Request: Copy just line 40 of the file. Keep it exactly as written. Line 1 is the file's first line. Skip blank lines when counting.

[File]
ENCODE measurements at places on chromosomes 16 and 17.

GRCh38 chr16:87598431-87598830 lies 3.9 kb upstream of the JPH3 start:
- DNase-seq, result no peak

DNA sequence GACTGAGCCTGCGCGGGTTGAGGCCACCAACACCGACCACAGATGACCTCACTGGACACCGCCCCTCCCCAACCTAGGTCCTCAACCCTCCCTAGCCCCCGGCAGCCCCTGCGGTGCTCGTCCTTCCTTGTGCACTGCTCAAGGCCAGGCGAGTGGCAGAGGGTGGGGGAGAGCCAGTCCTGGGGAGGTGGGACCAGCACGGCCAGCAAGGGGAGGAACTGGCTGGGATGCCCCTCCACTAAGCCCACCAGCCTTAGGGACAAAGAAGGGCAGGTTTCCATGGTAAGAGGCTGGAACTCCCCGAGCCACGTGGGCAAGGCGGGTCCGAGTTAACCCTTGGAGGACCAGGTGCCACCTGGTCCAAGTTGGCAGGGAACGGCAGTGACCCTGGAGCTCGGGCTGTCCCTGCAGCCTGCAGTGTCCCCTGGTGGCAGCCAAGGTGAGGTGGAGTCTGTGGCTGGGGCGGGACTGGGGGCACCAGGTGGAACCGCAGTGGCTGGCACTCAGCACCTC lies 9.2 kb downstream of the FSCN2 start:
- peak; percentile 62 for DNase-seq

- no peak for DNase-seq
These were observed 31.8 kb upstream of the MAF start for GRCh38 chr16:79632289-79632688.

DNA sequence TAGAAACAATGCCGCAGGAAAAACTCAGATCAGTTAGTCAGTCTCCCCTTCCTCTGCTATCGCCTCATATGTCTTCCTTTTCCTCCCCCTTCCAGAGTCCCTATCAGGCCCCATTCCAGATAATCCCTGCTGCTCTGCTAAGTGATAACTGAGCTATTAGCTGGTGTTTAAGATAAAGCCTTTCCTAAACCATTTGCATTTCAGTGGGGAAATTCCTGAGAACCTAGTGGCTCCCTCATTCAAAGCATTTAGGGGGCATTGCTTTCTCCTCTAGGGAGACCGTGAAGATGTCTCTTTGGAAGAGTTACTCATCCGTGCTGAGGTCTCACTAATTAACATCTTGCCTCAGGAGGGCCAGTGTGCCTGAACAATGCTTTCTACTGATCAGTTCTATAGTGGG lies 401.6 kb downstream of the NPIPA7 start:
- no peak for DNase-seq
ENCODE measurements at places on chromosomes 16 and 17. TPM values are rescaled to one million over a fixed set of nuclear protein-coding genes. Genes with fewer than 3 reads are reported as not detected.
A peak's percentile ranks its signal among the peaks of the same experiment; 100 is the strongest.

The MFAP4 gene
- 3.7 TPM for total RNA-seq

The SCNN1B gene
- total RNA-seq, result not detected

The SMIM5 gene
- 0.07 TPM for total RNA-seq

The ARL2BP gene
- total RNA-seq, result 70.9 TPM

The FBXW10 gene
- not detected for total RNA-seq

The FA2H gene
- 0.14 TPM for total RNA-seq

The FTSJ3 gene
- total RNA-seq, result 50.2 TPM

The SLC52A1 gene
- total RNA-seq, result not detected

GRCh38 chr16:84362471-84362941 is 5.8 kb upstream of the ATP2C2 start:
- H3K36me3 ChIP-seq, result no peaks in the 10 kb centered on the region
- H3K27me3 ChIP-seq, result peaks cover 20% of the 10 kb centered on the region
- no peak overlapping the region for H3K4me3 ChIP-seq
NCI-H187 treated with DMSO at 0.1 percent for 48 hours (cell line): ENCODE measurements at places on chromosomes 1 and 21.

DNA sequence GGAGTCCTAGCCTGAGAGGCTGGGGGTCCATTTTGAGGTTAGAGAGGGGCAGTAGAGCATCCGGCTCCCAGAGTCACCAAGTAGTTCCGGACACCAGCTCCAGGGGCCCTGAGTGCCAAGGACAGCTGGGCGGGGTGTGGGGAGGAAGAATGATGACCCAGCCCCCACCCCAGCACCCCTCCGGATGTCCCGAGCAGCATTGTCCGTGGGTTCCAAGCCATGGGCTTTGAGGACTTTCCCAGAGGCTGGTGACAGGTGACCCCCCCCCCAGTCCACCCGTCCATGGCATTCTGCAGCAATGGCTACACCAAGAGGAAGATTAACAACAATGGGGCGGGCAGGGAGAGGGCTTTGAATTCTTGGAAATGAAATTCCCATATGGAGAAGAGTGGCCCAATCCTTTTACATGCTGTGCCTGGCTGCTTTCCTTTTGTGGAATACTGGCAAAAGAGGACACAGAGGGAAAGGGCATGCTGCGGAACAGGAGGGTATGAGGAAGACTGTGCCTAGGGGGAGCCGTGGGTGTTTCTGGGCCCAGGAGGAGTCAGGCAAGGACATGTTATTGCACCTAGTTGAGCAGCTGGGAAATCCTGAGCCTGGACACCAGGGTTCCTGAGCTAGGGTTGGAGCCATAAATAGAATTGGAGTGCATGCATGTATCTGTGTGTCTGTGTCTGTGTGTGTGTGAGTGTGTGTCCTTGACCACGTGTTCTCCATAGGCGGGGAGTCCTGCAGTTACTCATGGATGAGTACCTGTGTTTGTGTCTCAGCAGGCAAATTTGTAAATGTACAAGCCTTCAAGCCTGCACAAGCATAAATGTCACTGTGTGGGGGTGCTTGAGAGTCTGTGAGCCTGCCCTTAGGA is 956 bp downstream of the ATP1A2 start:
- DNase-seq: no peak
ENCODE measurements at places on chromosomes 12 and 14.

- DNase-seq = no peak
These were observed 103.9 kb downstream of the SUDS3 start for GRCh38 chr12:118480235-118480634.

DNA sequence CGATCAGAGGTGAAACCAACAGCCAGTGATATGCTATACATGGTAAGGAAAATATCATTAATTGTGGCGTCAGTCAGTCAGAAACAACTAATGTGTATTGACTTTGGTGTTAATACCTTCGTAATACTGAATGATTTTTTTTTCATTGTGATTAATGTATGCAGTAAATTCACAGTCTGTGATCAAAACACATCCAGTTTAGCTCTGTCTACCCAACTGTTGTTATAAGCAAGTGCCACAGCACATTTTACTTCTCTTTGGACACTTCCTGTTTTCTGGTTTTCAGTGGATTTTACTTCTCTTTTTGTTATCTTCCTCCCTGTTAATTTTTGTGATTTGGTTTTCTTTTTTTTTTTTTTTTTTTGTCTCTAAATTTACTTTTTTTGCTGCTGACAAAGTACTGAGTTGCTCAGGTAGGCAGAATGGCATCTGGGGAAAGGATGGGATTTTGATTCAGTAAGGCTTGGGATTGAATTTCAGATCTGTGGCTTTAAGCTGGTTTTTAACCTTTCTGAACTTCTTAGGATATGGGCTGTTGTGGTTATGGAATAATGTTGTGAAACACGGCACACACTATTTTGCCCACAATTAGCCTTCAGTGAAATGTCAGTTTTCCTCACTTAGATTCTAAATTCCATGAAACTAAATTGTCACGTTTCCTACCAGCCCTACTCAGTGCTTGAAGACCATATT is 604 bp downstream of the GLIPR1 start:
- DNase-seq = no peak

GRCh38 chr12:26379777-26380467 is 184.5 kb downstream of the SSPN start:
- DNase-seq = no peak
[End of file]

GRCh38 chr12:26379777-26380467 is 184.5 kb downstream of the SSPN start: